By punishing “price gouging,” the government creates shortages and makes them last longer.
Declaring a “state of emergency,” we got to see how the Tennessee government creates shortages. The news came out over the weekend. According to Fox 17,
The emergency declaration will allow drivers to work longer hours to ensure petroleum is available to convenience stores, fuel retailers, and fuel wholesalers in Tennessee. Executive Officer for External Relations Dean Flener said the price gouging laws are in effect:
“Tennessee’s price gouging laws make it unlawful for individuals and businesses to charge unreasonable prices for essential goods and services including gasoline, food, ice, fuel, generators, lodging, storage space, and other necessities in direct response to a disaster regardless of whether that emergency occurred in Tennessee or elsewhere. The price gouging law makes it unlawful to charge a price that is grossly in excess of the price charged prior to the emergency.”
Sounds noble doesn’t it?
But if we want “drivers to work longer hours,” what is going to make them do that?
Are they supposed to work extra hours for free? I hope not. I don’t think the governor of any state has the authority to enslave people.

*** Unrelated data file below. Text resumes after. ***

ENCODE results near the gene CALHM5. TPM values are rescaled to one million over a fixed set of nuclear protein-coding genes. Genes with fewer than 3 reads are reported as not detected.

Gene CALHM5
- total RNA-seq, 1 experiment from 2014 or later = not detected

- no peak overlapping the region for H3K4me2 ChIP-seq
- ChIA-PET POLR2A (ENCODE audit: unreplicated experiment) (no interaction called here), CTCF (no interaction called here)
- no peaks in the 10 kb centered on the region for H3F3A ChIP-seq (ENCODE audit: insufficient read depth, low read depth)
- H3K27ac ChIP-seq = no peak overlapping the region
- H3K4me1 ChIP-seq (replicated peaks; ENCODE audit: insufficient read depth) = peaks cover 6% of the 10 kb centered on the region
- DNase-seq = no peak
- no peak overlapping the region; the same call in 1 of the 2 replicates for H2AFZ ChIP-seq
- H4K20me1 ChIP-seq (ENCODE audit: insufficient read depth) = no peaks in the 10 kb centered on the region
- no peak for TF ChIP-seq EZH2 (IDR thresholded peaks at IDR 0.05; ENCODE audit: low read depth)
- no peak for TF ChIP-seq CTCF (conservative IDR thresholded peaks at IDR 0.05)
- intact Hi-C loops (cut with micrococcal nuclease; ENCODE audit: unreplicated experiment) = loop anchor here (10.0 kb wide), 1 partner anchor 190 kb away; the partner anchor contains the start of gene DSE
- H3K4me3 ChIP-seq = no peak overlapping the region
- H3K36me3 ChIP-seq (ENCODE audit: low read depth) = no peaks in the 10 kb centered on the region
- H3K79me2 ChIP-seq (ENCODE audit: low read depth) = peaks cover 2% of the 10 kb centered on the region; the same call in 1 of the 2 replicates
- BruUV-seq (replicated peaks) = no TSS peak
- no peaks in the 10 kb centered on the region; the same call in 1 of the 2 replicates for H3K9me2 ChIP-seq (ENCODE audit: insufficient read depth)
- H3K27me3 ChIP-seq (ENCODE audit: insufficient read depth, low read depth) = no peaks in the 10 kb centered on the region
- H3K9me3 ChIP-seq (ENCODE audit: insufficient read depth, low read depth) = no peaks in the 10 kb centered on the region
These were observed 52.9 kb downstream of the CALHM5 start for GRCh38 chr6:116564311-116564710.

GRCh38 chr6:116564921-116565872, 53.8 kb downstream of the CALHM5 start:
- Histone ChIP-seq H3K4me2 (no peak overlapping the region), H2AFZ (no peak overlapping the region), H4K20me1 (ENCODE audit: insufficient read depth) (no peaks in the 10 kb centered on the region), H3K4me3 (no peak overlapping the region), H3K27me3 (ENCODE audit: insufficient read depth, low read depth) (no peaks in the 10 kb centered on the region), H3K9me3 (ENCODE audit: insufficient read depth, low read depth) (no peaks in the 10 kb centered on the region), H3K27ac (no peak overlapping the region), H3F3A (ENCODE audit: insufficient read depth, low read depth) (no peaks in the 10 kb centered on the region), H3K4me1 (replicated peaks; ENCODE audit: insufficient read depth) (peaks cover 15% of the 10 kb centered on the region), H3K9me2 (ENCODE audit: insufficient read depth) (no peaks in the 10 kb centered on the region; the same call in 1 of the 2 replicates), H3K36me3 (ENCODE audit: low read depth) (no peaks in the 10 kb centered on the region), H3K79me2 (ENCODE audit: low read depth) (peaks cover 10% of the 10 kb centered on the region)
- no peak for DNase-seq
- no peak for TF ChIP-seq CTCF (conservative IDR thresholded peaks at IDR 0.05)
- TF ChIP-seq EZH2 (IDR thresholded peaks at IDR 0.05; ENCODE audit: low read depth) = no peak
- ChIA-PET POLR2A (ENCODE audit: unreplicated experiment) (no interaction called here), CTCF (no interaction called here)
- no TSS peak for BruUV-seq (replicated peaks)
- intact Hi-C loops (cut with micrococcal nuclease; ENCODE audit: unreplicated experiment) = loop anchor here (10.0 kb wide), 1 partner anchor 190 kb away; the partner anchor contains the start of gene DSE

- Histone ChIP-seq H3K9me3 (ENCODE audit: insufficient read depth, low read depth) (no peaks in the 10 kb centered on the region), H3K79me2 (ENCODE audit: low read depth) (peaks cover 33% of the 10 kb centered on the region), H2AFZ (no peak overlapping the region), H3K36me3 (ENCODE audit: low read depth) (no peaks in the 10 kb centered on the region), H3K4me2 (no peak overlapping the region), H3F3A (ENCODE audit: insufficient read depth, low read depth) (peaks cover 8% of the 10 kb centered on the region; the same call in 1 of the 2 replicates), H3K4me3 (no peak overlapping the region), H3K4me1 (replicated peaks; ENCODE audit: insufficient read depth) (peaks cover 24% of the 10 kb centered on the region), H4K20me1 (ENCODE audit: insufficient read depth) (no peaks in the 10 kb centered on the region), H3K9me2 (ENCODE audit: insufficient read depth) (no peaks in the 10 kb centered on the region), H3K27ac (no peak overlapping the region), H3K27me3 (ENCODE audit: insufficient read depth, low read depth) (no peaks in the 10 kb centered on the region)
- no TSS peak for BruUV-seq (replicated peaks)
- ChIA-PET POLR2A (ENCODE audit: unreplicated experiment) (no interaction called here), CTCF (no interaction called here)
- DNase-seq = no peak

In fact, typically, when someone has to work more hours he expects overtime pay. Where is that money going to come from? If it comes from a new higher price for gasoline, the companies run the risk of being accused of charging “unreasonable” prices. Then they will also have to pay lawyers to argue their case in court, making the gas still more expensive to deliver to market.
These laws give gas companies every reason to simply let gasoline and other “essential goods and services” run out.
Worse, they produce irresponsible behavior on the part of consumers. When there is a crisis in the supply of fuel, we need consumers to try to use as little fuel as possible until the crisis is resolved. But when you know fuel might run out, you naturally want to do the opposite and make sure you fill your tank. Who knows when you will get to fill it again?
Thus, the Tennessean reported Sunday,
Fuel wholesalers are delivering gas to Tennessee stations as quickly and safely as possible, but higher than usual fuel purchases are complicating resupplying efforts.
Executive director of the Tennessee Fuel and Convenience Store Association Emily LeRoy said that while supply is tight in the Southeast, there is fuel available and consumers should not make the problem worse by panicking.
If only the free market had a natural mechanism for getting consumers to conserve resources in short supply. Oh wait! It does have such a mechanism. It is called “the price.” If the gas price was allowed to rise, not only would workers be paid for their extra time, but consumers would use as little as possible.
Additionally, the high price would attract more suppliers to the area which would end the shortage sooner.
The government creates shortages by obstructing the market from resolving a crisis in the most efficient way possible.